• Tuesday, May 28, 2024


People with two copies of APOE4 genes at higher risk of Alzheimer’s disease

APOE4 is known as the biggest genetic risk factor for this type of Alzheimer’s. (Photo credit: iStock)

By: Vibhuti Pathak

A study discovered a particular gene called APOE4 is present in people who have increased chances of Alzheimer’s disease. A research paper published in the journal Nature Medicine found that people who carry two copies of the gene are at a higher risk of getting this disease. They also found that symptoms of Alzheimer’s can begin 7 to 10 years earlier in such people.

Until recently, people believed that genetic forms of Alzheimer’s only affected younger people and made up less than 1 per cent of all cases.

The study stated that about 15 per cent of people who have Alzheimer’s carry two copies of the APOE4 gene, meaning those cases “can be tracked back to a cause and the cause is in the genes,” said Dr Juan Fortea, who led the study at the Sant Pau Research Institute in Barcelona, Spain.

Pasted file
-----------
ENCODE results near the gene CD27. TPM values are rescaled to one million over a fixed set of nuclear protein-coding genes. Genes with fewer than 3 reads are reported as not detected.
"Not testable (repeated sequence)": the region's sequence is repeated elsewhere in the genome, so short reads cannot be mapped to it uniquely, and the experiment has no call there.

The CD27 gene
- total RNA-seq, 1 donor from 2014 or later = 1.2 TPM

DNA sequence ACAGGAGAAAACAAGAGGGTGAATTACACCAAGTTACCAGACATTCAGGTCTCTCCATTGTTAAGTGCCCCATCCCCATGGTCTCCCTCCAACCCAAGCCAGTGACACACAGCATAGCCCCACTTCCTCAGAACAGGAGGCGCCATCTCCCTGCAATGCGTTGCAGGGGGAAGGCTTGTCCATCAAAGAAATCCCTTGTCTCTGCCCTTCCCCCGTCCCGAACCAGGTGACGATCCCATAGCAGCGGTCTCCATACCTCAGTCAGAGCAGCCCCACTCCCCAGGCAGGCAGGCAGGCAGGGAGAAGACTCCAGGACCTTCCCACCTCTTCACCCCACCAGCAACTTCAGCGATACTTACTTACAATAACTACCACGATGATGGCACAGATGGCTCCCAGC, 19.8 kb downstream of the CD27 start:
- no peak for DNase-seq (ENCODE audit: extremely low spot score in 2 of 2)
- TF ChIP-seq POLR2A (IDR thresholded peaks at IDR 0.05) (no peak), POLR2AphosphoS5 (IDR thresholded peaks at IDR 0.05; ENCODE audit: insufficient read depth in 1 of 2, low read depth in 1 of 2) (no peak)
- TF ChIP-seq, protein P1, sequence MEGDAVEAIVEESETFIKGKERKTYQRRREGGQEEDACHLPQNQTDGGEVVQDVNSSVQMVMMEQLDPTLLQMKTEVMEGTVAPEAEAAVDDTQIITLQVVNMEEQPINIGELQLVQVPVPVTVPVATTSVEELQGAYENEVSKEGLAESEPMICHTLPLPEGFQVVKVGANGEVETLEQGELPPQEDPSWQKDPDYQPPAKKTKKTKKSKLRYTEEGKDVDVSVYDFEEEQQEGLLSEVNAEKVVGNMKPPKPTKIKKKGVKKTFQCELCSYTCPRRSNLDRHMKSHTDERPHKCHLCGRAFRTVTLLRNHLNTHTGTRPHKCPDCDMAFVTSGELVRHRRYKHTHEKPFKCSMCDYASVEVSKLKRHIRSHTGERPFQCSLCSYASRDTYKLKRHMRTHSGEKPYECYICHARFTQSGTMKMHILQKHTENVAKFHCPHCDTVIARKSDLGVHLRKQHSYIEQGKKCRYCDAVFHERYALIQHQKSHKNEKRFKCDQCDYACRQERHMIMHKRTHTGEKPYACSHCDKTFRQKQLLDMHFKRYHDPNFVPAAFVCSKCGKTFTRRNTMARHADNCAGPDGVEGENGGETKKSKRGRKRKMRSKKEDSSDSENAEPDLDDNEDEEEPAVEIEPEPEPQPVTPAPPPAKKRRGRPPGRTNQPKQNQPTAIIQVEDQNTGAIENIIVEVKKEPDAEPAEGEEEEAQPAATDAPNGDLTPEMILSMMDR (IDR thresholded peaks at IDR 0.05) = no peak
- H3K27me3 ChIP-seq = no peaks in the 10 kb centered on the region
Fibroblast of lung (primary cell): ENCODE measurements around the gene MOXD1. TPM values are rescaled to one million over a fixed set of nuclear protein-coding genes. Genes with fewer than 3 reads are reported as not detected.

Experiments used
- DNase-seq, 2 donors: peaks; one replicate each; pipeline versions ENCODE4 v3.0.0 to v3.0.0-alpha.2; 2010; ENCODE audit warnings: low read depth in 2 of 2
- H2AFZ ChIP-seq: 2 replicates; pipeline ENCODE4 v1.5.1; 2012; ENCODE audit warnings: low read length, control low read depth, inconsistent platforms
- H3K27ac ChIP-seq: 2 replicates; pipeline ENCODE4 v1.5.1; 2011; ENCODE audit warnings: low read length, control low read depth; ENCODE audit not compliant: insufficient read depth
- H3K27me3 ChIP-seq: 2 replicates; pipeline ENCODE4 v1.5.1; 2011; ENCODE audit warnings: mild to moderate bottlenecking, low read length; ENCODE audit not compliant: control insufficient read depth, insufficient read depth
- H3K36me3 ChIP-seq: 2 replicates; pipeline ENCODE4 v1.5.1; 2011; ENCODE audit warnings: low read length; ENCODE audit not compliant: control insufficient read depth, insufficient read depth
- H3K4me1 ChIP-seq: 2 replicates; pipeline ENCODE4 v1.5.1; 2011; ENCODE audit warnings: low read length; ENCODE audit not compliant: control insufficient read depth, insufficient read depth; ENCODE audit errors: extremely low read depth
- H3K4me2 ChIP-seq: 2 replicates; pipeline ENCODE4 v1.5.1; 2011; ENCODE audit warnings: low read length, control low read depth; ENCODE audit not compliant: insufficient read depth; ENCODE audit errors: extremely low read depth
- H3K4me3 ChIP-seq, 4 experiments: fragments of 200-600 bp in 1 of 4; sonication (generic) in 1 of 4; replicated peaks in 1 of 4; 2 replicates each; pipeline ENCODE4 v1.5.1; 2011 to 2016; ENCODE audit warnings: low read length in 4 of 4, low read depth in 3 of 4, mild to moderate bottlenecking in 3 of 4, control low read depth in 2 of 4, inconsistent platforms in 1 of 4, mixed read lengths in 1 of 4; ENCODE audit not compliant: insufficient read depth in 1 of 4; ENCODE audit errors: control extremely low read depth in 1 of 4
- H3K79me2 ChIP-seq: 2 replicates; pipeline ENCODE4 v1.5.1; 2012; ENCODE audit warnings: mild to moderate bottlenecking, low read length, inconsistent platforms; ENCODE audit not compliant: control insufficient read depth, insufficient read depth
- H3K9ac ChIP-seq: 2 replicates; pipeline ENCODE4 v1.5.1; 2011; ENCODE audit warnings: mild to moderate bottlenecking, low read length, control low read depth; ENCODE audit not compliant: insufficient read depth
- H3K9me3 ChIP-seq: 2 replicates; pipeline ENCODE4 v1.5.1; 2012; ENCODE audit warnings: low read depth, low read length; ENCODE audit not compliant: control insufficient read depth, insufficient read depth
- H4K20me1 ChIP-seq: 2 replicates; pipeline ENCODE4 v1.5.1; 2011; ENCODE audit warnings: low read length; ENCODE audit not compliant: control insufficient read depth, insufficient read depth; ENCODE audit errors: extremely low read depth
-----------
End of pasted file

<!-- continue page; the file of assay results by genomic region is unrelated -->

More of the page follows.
Doctors are cautious about prescribing the only drug for slowing the disease called Leqembi because of harmful side effects.

Dr Reisa Sperling, the study’s co-author, who works at Brigham and Women’s Hospital in Boston, is studying ways to prevent Alzheimer’s. She thinks it’s crucial to focus on people with the APOE4 gene before they show symptoms.

Alzheimer’s affects millions of people worldwide. While some cases are caused by rare genetic mutations, most occur after the age of 65. The APOE gene, which affects how the body handles fats, plays a role in late-onset Alzheimer’s.

APOE4 is known as the biggest genetic risk factor for this type of Alzheimer’s.

The research suggests that people with two copies of the APOE4 gene are more likely to develop Alzheimer’s symptoms earlier in life and have more brain plaque associated with the disease.


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